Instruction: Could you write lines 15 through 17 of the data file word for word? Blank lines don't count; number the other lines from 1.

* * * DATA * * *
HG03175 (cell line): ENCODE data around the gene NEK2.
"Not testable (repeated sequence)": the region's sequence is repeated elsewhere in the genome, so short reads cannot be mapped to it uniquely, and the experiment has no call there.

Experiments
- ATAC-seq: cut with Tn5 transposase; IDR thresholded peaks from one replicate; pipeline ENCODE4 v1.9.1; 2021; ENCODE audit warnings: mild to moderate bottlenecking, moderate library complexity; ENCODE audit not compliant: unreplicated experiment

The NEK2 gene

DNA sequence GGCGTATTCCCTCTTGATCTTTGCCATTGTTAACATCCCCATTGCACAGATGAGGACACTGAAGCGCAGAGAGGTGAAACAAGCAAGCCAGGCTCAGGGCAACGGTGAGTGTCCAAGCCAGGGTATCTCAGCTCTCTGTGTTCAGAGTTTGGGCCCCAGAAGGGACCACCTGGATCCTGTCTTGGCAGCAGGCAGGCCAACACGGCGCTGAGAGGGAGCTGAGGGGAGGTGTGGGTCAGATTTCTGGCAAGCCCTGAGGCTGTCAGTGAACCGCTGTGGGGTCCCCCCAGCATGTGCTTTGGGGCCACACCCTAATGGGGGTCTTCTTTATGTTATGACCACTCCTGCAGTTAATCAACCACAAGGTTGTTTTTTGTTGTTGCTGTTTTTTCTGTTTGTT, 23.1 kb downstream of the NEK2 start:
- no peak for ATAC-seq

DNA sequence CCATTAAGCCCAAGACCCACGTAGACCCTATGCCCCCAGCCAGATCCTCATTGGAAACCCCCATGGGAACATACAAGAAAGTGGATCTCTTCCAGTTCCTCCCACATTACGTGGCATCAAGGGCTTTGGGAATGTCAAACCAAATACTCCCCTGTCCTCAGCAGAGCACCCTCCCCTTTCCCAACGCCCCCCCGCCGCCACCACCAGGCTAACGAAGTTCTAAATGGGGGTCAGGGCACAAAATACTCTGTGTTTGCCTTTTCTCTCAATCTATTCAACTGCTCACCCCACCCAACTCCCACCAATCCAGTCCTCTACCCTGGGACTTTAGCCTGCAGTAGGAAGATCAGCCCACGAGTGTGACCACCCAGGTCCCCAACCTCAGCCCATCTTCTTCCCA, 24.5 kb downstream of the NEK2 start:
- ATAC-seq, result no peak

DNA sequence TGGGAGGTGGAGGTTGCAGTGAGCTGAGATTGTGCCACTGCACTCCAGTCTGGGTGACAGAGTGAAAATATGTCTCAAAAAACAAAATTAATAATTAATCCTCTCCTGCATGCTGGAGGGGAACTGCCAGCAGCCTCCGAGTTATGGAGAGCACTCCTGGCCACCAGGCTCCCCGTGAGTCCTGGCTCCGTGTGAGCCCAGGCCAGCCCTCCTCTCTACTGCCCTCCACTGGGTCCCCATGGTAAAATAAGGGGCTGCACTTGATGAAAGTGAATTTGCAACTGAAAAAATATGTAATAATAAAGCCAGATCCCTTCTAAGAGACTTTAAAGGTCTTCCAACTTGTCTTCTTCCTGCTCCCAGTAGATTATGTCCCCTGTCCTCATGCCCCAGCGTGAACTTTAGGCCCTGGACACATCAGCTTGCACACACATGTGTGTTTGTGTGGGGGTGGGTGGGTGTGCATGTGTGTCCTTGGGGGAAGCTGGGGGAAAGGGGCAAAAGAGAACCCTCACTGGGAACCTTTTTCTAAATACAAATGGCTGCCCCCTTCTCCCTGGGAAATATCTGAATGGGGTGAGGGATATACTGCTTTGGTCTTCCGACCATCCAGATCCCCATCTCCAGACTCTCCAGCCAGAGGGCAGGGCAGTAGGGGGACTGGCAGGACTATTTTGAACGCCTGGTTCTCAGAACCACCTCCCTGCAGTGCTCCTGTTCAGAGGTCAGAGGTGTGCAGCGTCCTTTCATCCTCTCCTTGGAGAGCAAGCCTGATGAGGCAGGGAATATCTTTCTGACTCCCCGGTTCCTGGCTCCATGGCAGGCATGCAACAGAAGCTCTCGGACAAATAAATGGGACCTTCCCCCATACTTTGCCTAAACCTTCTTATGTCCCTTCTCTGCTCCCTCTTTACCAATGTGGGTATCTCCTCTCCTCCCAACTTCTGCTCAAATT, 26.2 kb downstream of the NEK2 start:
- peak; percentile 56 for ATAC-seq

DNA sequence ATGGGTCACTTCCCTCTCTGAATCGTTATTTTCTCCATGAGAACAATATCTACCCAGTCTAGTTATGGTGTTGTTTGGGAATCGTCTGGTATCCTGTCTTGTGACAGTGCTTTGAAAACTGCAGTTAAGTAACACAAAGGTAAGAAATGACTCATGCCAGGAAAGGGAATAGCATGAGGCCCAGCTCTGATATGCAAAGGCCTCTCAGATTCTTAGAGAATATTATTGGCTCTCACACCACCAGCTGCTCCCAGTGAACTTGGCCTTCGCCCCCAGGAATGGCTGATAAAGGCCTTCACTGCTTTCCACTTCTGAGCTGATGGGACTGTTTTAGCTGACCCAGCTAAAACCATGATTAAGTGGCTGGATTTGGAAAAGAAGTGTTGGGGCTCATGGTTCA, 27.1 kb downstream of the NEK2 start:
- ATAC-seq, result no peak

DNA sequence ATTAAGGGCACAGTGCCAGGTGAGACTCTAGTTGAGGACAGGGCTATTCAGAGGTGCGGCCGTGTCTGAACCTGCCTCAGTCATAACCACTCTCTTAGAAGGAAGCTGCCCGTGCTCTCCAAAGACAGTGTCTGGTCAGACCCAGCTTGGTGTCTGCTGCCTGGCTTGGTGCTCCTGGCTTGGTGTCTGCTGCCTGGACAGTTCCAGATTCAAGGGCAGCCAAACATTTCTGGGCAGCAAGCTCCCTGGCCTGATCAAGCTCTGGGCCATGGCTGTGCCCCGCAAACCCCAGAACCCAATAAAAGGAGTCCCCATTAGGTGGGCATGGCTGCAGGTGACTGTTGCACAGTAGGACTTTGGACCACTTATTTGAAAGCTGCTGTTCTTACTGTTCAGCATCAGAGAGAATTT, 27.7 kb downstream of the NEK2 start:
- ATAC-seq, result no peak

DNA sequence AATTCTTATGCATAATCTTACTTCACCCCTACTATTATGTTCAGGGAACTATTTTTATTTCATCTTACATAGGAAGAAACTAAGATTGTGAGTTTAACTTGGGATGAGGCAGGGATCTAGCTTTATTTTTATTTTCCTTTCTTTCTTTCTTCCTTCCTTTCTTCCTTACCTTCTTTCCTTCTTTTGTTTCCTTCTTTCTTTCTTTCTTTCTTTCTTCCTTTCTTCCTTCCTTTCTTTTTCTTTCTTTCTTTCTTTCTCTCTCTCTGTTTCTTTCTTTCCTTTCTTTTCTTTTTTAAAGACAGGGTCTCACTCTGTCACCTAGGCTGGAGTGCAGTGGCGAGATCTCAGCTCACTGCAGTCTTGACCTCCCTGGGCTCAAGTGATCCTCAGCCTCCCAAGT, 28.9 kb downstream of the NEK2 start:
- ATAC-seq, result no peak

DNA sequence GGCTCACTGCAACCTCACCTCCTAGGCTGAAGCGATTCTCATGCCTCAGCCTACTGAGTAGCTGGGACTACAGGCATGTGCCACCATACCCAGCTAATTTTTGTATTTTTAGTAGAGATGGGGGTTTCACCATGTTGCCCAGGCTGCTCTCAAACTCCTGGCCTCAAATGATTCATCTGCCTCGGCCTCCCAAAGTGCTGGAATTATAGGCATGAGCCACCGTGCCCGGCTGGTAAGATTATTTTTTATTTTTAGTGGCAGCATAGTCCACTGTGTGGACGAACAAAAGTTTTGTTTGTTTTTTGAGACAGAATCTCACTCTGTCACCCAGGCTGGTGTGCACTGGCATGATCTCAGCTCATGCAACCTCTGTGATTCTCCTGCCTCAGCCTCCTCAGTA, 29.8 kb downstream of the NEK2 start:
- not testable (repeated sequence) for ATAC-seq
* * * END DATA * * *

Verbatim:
- ATAC-seq, result no peak

DNA sequence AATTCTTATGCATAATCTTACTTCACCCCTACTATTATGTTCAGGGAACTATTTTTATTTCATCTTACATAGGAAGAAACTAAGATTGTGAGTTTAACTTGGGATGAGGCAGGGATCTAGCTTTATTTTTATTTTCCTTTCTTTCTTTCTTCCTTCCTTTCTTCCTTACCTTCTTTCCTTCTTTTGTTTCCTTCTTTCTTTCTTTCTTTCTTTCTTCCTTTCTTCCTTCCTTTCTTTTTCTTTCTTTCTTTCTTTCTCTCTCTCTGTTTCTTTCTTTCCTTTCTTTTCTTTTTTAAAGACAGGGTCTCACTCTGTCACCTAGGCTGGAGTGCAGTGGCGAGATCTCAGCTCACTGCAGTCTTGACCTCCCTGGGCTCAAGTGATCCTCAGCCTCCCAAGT, 28.9 kb downstream of the NEK2 start:
- ATAC-seq, result no peak